I organize our books in several ways.  First, I have a bookcase of historical fictions and biographies arranged by time periods.  There is an ancient history shelf, a Greek and Roman civilization shelf, a Medieval shelf, a Renaissance and Age of Exploration shelf, and an early modern history shelf.  I have several bookshelves dedicated to US History and Presidents.

Then on another bookcase, I have a shelf for Bibles, commentaries, and resource books like encyclopedias, atlases, etc. I have a shelf filled with poetry books and another shelf filled with art history, art technique, music and composer books.  I have another bookcase devoted strictly to science-related books.  I have a shelf of astronomy books, a shelf of animal books, a shelf of geology books, and several shelves of nature books and field guides.

I place most of our picture books on the bottom shelves so the younger ones can reach them.  I organize them by seasons and holidays.  I also put early readers on the lower shelves like Dr. Seuss and Frog and Toad.  The rest of the books are classics, Newbury winners, and chapter books.  These bookcases are filled with sci-fi books like Wrinkle in Time, realistic fictions like Because of Winn Dixie, distopian books like Hunger Games, action and adventure books like The Hatchet, and just fun books to read like The Penderwicks and Charlie and Chocolate Factory.

We also have bookshelves in each bedroom.  My son’s shelves are filled with baseball and biography books.  My daughter’s shelves are filled with fantasy books!  My bedroom has all of my devotionals and mystery books.  (I am a Bible prophecy guru and real crime fanatic….)


IMG_3619But I don’t leave the books on the shelves.  If they stay there, they start to collect dust. Even though we see them all of the time and pass by them every day, we forget what treasures we possess.  This is why I began using the basket system when the kids were younger.  Each child had a large basket in their room.  This is where they dumped all of their monthly library books.  It made it easier for them to read them and easier for me to find them when it was time to return them.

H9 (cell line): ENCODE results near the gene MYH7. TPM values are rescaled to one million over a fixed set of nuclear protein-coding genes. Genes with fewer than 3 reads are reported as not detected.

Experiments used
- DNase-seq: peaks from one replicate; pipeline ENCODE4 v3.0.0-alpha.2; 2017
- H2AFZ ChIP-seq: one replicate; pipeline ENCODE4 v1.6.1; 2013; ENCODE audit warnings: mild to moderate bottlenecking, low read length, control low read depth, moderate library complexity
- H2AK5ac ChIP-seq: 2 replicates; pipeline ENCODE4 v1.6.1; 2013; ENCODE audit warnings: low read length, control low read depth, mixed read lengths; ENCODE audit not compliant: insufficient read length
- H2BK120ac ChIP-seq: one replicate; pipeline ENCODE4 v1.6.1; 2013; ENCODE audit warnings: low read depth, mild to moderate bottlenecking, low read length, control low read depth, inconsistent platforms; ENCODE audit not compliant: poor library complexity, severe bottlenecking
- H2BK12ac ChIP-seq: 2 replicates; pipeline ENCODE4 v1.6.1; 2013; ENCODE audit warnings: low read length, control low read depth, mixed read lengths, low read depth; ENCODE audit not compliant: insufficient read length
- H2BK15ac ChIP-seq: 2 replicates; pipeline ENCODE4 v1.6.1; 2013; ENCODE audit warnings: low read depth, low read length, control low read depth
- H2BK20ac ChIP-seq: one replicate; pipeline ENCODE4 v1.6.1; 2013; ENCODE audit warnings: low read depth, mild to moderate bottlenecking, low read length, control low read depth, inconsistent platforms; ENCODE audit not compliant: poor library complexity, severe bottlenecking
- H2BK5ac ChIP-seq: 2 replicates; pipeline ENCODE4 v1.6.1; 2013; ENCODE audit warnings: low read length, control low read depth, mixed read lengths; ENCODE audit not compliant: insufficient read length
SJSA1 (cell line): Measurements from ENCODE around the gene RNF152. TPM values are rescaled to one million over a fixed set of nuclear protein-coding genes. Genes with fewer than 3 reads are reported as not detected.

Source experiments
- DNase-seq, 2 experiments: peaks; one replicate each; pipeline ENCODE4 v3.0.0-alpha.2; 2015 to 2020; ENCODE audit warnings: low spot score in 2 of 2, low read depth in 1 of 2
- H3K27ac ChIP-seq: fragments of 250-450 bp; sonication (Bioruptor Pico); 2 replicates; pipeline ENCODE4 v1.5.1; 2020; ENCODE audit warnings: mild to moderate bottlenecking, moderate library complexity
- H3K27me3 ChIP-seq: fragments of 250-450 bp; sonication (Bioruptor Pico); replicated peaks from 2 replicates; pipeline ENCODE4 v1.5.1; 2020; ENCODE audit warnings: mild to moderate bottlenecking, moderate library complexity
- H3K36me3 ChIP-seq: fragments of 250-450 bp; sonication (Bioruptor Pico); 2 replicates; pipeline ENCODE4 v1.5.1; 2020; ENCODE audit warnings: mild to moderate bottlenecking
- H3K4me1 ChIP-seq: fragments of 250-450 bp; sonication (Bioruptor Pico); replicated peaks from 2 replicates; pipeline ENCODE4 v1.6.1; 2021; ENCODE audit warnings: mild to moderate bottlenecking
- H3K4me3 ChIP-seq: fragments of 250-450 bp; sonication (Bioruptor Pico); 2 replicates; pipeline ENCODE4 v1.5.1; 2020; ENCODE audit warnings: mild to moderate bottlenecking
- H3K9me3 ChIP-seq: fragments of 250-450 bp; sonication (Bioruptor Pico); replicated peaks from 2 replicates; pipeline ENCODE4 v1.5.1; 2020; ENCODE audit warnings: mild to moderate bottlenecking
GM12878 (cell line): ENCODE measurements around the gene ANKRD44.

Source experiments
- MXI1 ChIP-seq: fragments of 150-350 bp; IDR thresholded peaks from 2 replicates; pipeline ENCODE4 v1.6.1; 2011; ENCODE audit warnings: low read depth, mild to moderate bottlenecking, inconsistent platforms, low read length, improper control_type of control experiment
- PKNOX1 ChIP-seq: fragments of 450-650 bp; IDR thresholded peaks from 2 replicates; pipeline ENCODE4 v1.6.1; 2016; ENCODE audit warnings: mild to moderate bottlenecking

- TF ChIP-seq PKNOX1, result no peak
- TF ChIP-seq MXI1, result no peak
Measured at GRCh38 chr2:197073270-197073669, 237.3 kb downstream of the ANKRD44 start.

We also had a very large basket in the front room.  This is where I put all of the library books I checked out.  If we were studying spiders or volcanos or Greek gods, I checked out tons of picture books on those topics.  I knew I wanted to read them during basket time and read aloud time, so I placed them in the basket in our front room.  It made it easier for me to grab them each morning, and it made it easier for me to keep track of them.  I also searched our shelves for books and picture books we owned that had to do with what we were learning that week and I put them in the front room basket too.

The “office” or “school room” was where the kids did most of their creating.  Up until the time my daughter left for college, I had a shelf and a little easel-like apparatus that held some of my favorite art books.  If we were learning about Monet or the Impressionist Period, I  put several books on display to highlight Monet’s masterpieces.

On our coffee table, I would put two or three books that I thought the kids might enjoy.  I wouldn’t say a word. I just put them there and let their curiosity get the best of them.  Each child also had a school basket, which is where I placed all of their daily workbooks and any chapter books I wanted them to read for school.

The key to making read aloud time a priority in your homeschooling is to set the time aside, get a bunch of books, and start reading.  Words are life, books are portals to strange and wonderful places, and reading aloud truly is an essential!


Our New Podcast is up!  10 Essentials to Homeschooling:  #4 Essential  Read Aloud Time One of the best things about homeschooling is the extra time available to read aloud as a family. In this week’s podcast,  we give practical tips on how to consistently incorporate read aloud time into your day and how to use read aloud time to learn as a family.  Some of the resources mentioned in the podcast are listed below.

coffee carrie pod cast image